Understanding Deer Antler Growth and Development

Deer With Antlers

Deer With Antlers

Ever wonder how deer antlers grow and develop into large, full-sized racks? Some people are surprised to hear that male deer (bucks) shed their antlers on a yearly basis so they may regrew new, larger ones before the rut. This means that no matter how large a buck's antlers are, it still only took less than a year to grow. Here we'll take a closer look at some of the different factors that effect deer antler growth, and we'll reveal how they are able to grow so fast in such a short period of time.

How Fast Do Deer Antlers Grow?

It's almost mind-boggling to think that an adult buck can grow a full rack of antlers in just 12 months time. During the regrowth process, a buck's antlers can grow anywhere between 1/4 - 1/2 in length per day, usually slowing down towards the end of the cycle. With antlers growing at the pace of an inch in just a couple days, scientists label them as one of the fastest growing formations in nature.

Because of their exceptionally fast growth, some scientists and health experts believe deer antlers may contain secrets to treating a wide variety of chronic illnesses. Of course, this is all speculation, but new studies are being performed each year to try and unlock the potential health and medicine benefits of antlers. In addition, the Chinese have been consuming deer antler velvet for thousands of years, and even today it's ranked as the country's second most popular traditional medicine (ginseng is #1).

Deer Antler Development

Deer Antler Development

Factors That Affect Deer Antler Growth and Development

As you may already know, all male deer (family Cervidae) grow antlers. They are used for warding off predators, sparring with other deer, and they attract female deer (doe) during the mating season (like a male peacock's feathers). Once the mating season is over, the shedding process will begin where the antlers become loose around the base and eventually fall off. Sometime between late winter and early spring, the cycle will repeat with a new set of antlers blossoming out of circular areas on the buck's head known as pedicles (see deer antler parts and terminology for more info).


The single most influential factor in the size of a deer's antlers is age. Over the course of a buck's life, his antlers will generally become increasingly larger and more complex with each passing the year. The first year he may only have 2 small horn-like antlers coming out the pedicles, while the following year these may branch out into 4 points. Each year thereafter, the buck's antlers will increase in mass and circumference until their growth. The growth does, however, begin to slow down once the buck reaches 7-10 years of age.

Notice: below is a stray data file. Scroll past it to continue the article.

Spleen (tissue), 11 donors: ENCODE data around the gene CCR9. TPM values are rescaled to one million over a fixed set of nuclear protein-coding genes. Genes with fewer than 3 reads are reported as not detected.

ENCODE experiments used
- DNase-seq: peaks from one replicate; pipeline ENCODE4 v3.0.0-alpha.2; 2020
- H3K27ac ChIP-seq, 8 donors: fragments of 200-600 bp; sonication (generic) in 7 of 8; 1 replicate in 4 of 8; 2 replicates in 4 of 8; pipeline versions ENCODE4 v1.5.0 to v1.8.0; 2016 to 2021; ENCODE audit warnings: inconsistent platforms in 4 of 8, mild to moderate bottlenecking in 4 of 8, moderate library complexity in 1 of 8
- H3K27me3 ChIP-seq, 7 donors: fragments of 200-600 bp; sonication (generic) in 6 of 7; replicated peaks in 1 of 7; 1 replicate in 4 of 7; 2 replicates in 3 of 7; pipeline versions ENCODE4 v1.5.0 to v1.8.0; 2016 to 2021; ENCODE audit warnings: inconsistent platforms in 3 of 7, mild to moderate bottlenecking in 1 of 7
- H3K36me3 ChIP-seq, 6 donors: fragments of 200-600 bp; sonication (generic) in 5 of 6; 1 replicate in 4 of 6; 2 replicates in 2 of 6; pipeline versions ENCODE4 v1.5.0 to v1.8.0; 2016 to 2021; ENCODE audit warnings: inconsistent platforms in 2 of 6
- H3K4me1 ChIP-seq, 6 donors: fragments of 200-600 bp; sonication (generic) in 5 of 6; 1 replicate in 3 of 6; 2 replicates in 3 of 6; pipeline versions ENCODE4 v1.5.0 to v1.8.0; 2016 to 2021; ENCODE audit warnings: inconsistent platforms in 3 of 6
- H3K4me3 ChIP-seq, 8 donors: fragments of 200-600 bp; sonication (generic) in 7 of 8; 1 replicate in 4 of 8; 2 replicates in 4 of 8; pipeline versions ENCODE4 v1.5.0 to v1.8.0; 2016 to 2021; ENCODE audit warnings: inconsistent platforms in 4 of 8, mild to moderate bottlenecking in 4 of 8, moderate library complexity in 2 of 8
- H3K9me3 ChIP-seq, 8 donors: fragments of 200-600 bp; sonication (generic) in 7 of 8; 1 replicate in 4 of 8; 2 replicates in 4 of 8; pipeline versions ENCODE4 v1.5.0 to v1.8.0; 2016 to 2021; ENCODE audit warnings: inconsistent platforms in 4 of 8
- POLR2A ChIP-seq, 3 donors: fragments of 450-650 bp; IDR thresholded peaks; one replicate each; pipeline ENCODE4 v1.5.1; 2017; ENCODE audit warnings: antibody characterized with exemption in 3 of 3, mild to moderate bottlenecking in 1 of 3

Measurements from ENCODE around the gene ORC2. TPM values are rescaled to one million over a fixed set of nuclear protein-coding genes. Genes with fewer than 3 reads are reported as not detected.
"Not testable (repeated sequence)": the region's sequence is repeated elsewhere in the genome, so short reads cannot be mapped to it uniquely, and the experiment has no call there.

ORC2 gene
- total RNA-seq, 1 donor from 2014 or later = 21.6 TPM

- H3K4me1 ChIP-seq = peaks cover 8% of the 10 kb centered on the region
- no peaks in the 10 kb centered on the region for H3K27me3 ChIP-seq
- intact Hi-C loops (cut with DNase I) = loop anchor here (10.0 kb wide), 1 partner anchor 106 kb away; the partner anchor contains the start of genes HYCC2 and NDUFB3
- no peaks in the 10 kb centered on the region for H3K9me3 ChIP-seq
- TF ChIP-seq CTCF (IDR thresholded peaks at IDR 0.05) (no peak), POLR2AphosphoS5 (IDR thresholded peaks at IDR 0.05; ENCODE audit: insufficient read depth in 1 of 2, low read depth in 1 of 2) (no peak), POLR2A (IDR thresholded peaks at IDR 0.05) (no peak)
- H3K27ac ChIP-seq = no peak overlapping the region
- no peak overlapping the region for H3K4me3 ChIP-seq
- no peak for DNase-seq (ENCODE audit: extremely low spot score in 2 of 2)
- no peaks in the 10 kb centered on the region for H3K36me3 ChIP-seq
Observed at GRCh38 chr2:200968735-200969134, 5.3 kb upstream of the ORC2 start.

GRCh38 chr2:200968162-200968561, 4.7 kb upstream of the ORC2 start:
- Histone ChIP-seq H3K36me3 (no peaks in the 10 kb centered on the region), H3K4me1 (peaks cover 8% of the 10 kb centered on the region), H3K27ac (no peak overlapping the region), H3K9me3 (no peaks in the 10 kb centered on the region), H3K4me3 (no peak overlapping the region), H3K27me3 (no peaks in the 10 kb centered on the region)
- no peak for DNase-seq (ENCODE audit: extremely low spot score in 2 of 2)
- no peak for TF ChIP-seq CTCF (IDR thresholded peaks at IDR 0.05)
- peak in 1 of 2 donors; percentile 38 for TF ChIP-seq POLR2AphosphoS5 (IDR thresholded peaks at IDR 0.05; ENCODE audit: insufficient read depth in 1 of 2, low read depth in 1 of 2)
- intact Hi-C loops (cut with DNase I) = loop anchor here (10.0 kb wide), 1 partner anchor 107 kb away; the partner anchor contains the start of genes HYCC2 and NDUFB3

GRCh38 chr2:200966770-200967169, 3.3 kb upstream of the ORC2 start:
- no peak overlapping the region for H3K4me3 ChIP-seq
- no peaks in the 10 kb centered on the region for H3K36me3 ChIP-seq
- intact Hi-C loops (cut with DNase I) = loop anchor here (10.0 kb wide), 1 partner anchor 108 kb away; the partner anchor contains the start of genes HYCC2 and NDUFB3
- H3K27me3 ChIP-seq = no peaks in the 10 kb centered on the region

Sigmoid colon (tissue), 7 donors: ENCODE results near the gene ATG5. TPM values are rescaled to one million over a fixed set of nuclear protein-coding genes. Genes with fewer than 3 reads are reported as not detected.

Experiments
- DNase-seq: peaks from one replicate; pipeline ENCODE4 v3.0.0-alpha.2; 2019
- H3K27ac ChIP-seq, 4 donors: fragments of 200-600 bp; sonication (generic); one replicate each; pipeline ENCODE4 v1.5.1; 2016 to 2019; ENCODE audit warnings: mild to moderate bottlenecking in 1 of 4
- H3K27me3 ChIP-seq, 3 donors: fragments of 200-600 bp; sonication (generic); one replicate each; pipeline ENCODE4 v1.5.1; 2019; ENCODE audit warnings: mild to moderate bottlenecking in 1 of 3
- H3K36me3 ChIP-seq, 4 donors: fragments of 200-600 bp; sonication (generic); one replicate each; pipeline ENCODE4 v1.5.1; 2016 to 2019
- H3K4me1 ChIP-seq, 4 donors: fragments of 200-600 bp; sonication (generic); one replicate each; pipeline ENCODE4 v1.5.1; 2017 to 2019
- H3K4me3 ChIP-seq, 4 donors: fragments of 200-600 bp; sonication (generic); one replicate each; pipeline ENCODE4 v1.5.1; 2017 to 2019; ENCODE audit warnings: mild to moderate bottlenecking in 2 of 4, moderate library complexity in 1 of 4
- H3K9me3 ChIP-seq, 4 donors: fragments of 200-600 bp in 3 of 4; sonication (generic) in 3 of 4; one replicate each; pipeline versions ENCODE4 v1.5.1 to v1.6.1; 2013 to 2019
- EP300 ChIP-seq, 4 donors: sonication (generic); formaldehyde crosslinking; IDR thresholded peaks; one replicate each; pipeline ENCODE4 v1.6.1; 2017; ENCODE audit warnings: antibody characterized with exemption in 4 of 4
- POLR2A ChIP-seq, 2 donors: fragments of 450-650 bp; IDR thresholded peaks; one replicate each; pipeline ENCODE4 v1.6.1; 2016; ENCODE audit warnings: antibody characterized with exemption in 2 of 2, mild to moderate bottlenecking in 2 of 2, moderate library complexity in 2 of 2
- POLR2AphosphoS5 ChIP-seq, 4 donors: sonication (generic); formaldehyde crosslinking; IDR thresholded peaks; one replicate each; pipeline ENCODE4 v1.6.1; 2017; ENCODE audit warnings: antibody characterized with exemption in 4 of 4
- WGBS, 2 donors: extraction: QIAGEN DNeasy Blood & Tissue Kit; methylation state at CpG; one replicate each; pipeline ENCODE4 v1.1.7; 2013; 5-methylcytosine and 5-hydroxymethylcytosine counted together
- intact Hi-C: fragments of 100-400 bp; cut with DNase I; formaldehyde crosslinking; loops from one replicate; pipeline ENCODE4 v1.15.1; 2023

The second most influential factor in the size of a deer's antlers is genetics. If a buck comes from a family with other large-antlered bucks, then he will likely possesses them as well. This is how certain deer farms are able to breed bucks with ridiculously large antlers (along with feeding them growth hormones). Deer farms and preserves will selectively breed deer based on the size of their antlers (known as culling). Of course, genetics isn't an entirely accurate way to predict the size of a deer's antlers, but it does play a critical role.


A third factor that affects deer antler growth and development is nutrition. Bucks who aren't meeting their nutritional needs may suffer from shorter, less complex antlers. This may happen simply due to a lack of easily accessible food sources, it can occur from a deer eating the wrong types of food. Deer require a diet rich in protein, phosphorus, calcium vitamins.


The last possible factor that may affect antler growth and development is the health of the deer. Certain disease, illness and fungal infections will attack the antler structure, causing it to weaken or have its growth stunted.

Alternatively, physical injury or trauma can also affect a deer's antlers. A deer running away from a predator in the woods may accidentally run into a tree or dense brush where their antlers get tangled up or broken. Typically, the antler will continue growing after breaking, but the affected side will be shorter or pointed in a different direction as a result.

Deer Antler Growth Cycle

Deer Antler Growth Cycle

Deer Antler Growth Cycle

Deer first begin to grow antlers between early winter and late spring. At this time, small stub-like antlers will start their growth from the base of the pedicle. The antlers are soft and covered with a velvet-like layer of blood vessels used to feed it nutrients. It's important to note that antlers velvet-covered antlers during these early stages are fragile and more susceptible to damage than fully-developed antlers. In fact, it's not uncommon for velvet antlers to bend or damage from physical trauma.

The velvet-like layer covering the antlers will slowly begin to dry up between the months of mid August to early September. The blood stops to the antlers and the velvet will begin to flake off. This may occur naturally, or the deer may speed up the process by rubbing his antlers on a tree. If you've ever noticed the bark rubbed off the side of a tree, chances are it was from a buck trying to remove some of the excess velvet covering his antlers.

The antler growth cycle is complete once the velvet layer has fallen off (usually only takes 24 hours once it begins to peel). At this time, the deer's antlers are hard and durable, making them useful for warding off predators or sparring with other male deer in hopes of winning a mate. The antlers will remain hard until the breeding season draws to a close, at which point they will begin to demineralize and lose their strength. In the following spring, the deer will shed his antlers and almost immediately after the cycle will repeat.